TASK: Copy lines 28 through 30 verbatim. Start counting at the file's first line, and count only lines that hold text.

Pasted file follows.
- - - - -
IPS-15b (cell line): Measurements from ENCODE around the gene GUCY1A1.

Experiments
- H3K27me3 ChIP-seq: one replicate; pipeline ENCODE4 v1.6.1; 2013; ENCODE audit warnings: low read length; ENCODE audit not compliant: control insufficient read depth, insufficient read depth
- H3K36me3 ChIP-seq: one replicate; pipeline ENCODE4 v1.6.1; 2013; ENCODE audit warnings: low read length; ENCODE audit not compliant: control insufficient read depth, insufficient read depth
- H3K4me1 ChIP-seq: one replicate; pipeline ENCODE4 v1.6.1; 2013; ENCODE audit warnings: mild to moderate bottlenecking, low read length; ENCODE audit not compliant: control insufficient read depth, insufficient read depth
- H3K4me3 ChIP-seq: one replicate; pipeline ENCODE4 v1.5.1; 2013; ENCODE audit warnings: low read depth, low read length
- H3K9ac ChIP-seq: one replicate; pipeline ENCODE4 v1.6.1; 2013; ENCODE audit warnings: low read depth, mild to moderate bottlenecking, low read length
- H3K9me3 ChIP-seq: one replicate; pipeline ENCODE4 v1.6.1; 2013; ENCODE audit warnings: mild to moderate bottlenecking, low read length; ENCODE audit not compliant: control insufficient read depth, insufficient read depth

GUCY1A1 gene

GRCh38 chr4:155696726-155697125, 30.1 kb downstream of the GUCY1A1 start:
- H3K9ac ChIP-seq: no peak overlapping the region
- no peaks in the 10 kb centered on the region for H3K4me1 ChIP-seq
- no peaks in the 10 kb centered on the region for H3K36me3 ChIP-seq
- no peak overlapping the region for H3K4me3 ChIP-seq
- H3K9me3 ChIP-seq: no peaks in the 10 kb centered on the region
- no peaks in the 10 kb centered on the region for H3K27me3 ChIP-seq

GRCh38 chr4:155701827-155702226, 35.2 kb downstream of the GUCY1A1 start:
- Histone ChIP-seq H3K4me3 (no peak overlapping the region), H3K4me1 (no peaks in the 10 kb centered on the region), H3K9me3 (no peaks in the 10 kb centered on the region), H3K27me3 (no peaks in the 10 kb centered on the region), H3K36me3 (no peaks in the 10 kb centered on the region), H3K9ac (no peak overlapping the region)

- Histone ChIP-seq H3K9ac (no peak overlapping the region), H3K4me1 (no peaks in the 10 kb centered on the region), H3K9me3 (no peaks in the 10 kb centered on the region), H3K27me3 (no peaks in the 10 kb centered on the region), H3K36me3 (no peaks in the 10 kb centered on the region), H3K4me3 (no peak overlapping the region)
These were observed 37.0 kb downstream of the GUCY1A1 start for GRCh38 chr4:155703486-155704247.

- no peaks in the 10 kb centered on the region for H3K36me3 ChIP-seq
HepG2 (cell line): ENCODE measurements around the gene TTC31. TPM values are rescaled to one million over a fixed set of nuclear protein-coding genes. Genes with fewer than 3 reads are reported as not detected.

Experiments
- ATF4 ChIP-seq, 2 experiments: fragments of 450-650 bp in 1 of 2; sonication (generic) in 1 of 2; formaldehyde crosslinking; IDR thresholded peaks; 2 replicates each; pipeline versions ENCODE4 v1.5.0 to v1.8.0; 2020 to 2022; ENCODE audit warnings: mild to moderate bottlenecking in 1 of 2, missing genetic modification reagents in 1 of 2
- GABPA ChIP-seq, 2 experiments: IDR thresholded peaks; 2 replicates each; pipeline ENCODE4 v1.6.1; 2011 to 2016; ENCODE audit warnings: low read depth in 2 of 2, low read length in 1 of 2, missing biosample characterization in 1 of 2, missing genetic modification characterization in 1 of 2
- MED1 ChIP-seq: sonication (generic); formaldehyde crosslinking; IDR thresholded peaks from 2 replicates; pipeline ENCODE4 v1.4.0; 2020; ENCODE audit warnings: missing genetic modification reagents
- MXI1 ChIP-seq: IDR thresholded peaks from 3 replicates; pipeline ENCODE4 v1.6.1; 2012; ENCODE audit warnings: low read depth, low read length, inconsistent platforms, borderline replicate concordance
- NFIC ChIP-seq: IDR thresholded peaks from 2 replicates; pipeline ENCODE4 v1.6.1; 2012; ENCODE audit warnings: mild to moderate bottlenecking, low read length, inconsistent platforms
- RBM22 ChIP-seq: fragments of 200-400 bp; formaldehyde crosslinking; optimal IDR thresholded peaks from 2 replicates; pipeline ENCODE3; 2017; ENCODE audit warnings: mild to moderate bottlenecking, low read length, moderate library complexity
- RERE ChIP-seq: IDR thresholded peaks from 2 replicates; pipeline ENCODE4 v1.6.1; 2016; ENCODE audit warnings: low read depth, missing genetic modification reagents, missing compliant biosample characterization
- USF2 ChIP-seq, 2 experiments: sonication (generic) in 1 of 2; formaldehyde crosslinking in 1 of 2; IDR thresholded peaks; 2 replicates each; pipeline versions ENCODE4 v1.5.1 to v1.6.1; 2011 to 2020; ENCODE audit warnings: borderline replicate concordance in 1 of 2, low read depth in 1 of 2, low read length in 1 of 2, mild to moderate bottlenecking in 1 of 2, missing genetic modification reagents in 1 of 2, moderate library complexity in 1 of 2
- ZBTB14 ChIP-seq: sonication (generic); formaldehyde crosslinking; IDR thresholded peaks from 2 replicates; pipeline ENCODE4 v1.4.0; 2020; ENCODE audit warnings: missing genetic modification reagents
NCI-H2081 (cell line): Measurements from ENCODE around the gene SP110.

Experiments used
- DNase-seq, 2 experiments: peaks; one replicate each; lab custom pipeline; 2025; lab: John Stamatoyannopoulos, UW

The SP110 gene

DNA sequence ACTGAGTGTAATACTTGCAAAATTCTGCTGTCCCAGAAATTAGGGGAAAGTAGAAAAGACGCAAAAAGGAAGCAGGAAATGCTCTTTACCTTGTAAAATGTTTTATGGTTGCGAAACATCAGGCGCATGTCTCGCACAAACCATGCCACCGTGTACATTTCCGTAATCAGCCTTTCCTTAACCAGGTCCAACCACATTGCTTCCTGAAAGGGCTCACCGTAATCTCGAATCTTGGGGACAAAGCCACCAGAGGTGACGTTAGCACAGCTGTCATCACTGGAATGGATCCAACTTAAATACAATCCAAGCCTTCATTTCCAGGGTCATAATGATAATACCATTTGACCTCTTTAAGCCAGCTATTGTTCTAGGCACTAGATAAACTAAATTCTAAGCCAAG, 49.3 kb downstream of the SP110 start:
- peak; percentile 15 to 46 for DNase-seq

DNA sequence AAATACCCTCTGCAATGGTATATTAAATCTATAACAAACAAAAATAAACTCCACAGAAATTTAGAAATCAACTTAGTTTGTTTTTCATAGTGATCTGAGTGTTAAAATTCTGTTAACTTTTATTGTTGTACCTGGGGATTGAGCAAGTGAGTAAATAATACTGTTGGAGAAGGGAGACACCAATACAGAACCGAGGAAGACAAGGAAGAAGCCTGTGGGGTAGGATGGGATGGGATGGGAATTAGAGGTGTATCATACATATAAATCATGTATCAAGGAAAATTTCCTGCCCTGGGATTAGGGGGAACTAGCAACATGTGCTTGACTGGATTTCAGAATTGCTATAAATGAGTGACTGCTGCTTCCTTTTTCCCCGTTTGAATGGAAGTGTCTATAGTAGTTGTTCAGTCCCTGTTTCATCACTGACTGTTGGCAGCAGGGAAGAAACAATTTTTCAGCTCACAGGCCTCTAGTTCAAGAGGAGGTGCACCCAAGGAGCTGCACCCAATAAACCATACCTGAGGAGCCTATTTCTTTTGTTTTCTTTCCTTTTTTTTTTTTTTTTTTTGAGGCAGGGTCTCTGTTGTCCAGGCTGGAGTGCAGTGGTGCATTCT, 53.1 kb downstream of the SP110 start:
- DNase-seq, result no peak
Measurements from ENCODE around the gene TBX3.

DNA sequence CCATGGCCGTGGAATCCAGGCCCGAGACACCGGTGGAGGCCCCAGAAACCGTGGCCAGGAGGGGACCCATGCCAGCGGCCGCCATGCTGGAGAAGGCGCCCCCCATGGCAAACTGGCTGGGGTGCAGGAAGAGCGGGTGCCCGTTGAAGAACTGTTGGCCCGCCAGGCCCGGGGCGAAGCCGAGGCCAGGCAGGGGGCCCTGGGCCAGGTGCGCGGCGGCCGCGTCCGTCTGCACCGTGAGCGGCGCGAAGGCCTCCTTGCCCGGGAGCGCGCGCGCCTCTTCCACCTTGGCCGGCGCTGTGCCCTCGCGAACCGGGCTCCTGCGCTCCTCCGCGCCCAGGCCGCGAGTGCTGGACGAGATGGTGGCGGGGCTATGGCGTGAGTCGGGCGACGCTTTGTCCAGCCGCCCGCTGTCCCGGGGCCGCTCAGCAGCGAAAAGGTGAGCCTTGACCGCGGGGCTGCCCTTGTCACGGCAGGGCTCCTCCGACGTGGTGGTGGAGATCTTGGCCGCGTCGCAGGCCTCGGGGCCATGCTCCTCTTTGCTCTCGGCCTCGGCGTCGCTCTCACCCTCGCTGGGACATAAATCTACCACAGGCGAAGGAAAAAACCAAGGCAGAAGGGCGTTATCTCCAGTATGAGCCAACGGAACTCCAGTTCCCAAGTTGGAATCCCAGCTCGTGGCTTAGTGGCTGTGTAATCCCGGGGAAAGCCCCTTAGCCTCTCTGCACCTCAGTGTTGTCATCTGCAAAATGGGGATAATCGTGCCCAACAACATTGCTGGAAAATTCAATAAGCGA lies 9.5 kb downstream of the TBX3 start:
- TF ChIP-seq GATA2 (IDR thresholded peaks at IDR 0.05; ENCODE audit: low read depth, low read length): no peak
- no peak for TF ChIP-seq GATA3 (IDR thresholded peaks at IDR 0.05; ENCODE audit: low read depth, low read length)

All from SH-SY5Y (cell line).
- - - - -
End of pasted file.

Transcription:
- NFIC ChIP-seq: IDR thresholded peaks from 2 replicates; pipeline ENCODE4 v1.6.1; 2012; ENCODE audit warnings: mild to moderate bottlenecking, low read length, inconsistent platforms
- RBM22 ChIP-seq: fragments of 200-400 bp; formaldehyde crosslinking; optimal IDR thresholded peaks from 2 replicates; pipeline ENCODE3; 2017; ENCODE audit warnings: mild to moderate bottlenecking, low read length, moderate library complexity
- RERE ChIP-seq: IDR thresholded peaks from 2 replicates; pipeline ENCODE4 v1.6.1; 2016; ENCODE audit warnings: low read depth, missing genetic modification reagents, missing compliant biosample characterization